(CNN) -- Over the next few days, as we waited for the government to decide whether or not to let us into Darfur, we did the rounds of aid agencies -- UNHCR, WFP, OCHA.
Cameraman Scot McWhinnie and Nic Robertson film Khartoum from the Nile.
From what they were saying, the situation there was worse than ever.
They helped us plan what to do when we got there, but we still didn't have the necessary permission. I was worried.
The time passed a little better when I unexpectedly bumped in to an old friend at one of the capital rare oases of western food, the up-market Ozone cafe.
I'd first met him in Sarajevo in 1993. He'd escaped a Bosnian Serb prison camp, was as thin as a rail and since then has worked on many of the worlds big humanitarian projects including the Yugoslav war crimes Tribunal in The Hague, Afghanistan and Iraq.
When he talks, I listen.
He confirmed everything we'd heard from the aid agencies, but worse.
He told me the peacekeepers sent to help out were failing. More than ever, we needed to get there and see for ourselves.
The next day Mai had good news. Our permission had come through. Sarah quickly booked the flights.
We'd have to fly commercial, instead of hitching a ride on a U.N. charter. Nobody at the U.N. flies commercial in Sudan, the flight safety record is not the best.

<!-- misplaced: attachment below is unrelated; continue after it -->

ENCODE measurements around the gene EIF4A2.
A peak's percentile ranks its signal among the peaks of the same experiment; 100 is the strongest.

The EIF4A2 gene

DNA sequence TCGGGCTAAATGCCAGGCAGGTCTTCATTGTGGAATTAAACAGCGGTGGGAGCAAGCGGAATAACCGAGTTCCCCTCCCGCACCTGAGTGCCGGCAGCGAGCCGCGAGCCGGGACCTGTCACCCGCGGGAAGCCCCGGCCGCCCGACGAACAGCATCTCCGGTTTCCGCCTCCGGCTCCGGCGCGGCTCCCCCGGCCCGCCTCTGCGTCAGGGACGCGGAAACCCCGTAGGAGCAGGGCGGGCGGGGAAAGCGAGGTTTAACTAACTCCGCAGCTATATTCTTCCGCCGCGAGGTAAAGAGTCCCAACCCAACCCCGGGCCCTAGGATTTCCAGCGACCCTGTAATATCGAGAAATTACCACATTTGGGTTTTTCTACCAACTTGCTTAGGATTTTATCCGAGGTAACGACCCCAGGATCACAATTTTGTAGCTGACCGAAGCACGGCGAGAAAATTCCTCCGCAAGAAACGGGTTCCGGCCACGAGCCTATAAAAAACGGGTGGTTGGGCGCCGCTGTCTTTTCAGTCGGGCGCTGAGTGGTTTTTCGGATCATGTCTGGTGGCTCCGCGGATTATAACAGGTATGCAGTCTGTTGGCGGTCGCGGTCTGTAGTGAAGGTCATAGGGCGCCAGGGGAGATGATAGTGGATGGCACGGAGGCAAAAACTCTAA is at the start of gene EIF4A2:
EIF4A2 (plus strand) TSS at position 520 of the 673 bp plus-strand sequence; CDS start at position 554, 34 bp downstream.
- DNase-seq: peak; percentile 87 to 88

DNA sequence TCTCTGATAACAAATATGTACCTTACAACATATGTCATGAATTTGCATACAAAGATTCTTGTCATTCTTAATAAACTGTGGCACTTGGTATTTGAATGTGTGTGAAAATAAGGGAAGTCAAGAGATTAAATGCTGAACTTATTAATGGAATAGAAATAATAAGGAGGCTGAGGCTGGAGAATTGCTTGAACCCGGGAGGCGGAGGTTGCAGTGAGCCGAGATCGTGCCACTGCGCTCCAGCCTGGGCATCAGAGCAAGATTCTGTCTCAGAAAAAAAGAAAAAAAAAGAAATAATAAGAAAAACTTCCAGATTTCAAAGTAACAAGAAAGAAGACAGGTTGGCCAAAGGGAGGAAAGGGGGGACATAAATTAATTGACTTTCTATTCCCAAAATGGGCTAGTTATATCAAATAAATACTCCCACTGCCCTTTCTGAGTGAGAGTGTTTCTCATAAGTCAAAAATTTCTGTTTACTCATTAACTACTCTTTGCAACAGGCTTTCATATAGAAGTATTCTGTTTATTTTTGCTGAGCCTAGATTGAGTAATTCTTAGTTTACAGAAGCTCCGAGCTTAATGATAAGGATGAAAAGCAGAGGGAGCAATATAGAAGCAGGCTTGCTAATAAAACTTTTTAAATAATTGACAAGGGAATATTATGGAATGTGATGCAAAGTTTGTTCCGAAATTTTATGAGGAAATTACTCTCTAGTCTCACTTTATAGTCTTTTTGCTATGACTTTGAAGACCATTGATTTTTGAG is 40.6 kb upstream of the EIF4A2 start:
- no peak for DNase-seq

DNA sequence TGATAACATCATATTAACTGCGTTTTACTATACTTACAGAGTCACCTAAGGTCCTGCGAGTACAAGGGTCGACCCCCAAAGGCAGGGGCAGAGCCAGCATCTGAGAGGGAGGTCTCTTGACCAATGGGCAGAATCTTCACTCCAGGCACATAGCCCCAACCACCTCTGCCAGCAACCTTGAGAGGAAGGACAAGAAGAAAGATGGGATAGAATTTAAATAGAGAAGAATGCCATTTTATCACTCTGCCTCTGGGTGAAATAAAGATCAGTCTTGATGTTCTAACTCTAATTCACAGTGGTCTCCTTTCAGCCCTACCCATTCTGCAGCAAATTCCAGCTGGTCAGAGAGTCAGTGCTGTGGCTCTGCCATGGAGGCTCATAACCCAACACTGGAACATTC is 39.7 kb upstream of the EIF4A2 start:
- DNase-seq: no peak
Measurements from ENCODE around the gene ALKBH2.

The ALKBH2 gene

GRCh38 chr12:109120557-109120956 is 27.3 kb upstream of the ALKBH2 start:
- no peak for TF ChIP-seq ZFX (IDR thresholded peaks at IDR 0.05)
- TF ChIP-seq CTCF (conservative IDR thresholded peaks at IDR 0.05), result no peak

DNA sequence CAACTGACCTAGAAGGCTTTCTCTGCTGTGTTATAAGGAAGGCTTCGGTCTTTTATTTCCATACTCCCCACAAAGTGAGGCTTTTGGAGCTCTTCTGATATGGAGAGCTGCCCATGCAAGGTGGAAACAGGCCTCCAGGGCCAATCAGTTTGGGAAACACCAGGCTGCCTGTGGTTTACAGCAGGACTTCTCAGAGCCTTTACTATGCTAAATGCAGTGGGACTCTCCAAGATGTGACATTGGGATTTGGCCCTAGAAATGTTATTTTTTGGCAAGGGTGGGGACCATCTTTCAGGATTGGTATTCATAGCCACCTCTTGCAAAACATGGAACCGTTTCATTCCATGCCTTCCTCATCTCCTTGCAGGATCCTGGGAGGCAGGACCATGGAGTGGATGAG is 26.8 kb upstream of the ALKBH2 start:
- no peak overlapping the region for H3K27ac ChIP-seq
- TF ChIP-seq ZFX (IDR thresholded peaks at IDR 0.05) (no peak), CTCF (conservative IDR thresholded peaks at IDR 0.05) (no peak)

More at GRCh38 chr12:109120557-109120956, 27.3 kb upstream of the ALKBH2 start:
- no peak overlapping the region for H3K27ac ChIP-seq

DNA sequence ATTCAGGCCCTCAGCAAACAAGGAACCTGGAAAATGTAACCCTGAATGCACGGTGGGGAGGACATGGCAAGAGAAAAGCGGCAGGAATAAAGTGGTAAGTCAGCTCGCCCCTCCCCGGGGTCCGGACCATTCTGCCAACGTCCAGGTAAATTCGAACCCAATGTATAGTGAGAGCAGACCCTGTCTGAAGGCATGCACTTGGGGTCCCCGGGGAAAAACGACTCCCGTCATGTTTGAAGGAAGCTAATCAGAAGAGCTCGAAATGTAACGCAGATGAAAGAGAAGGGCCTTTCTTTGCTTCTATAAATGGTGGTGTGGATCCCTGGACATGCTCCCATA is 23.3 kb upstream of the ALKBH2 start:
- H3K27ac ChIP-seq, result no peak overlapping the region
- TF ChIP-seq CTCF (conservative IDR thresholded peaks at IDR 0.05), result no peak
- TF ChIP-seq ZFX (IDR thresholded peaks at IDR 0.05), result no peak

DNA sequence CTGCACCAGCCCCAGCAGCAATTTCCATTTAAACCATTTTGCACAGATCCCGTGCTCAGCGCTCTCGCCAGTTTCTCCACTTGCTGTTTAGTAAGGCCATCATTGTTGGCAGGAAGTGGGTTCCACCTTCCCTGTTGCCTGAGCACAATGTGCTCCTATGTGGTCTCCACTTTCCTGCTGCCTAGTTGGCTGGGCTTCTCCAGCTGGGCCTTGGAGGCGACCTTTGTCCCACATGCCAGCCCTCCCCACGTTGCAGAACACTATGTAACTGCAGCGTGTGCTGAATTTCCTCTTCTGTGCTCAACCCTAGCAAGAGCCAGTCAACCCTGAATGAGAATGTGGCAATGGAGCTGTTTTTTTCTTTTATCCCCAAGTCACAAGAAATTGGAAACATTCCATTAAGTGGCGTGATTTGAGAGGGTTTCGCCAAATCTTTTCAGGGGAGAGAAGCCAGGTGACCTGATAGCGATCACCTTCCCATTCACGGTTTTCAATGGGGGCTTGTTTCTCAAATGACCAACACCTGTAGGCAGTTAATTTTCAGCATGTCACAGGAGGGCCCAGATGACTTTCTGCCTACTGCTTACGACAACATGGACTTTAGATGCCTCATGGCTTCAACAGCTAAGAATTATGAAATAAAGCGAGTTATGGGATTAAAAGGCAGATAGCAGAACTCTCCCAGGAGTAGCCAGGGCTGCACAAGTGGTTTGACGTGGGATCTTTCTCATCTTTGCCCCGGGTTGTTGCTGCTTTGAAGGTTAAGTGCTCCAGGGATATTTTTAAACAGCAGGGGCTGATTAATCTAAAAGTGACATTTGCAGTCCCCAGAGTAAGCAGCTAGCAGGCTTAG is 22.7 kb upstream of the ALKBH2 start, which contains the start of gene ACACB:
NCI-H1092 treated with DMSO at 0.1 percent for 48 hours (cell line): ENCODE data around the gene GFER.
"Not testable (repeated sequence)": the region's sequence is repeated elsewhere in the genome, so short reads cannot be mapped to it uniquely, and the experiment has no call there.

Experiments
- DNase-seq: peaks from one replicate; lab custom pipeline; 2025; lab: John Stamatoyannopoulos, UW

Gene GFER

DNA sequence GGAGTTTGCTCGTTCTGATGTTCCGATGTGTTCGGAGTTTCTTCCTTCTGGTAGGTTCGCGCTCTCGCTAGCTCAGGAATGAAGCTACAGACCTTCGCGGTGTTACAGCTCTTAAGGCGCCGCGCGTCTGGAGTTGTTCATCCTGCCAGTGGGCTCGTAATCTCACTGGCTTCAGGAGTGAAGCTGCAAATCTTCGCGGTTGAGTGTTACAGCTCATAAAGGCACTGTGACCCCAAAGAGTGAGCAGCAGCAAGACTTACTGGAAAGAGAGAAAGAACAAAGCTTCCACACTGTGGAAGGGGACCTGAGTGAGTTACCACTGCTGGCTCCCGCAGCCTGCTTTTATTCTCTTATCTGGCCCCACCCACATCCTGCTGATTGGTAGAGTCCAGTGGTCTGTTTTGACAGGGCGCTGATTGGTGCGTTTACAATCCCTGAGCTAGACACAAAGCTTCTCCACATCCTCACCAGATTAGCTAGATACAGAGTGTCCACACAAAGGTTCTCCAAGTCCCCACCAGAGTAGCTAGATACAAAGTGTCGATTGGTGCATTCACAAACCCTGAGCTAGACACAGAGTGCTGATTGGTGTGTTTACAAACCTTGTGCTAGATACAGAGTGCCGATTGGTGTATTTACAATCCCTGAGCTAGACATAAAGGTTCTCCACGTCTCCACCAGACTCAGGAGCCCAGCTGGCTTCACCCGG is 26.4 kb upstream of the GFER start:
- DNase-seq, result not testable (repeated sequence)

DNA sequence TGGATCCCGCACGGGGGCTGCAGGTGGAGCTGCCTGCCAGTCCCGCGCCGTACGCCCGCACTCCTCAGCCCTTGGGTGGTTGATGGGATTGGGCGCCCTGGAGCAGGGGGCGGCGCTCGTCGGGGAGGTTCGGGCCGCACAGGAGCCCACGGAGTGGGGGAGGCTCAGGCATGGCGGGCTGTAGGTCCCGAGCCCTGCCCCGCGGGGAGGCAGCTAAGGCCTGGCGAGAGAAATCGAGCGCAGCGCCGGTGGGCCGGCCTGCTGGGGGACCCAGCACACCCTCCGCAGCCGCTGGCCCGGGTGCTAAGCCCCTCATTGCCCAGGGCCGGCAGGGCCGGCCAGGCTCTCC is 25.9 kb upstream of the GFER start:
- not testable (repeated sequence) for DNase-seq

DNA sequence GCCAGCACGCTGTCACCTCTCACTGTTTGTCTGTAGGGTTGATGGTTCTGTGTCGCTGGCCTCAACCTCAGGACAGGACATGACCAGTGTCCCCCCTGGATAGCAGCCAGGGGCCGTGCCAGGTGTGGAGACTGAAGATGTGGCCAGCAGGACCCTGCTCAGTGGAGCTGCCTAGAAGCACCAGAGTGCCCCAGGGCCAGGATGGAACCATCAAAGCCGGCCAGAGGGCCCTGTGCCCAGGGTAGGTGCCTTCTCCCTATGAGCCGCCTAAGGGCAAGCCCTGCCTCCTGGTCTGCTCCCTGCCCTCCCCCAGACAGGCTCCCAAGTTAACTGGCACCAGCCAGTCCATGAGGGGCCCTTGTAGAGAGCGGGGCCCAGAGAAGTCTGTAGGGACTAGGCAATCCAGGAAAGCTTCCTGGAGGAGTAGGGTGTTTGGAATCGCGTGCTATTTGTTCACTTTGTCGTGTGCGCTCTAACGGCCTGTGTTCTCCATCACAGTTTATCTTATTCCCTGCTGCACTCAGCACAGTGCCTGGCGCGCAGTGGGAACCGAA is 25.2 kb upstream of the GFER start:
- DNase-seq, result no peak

But we didn't have days to waste waiting for a U.N. flight.
Our papers had come through faster than anyone had ever heard of before.
Still, the angst wasn't over. We'd be going to Al Fasher in North Darfur, but when we got there we'd need to start the process again. Get local permission to film and travel around.
From past experience, I knew Sudan is a place where you can never be certain you'll actually get where you are trying to go, or be able to do what you want if you do finally get there.
As we took off from Khartoum, I had no idea just how true it would be again.
All About Darfur
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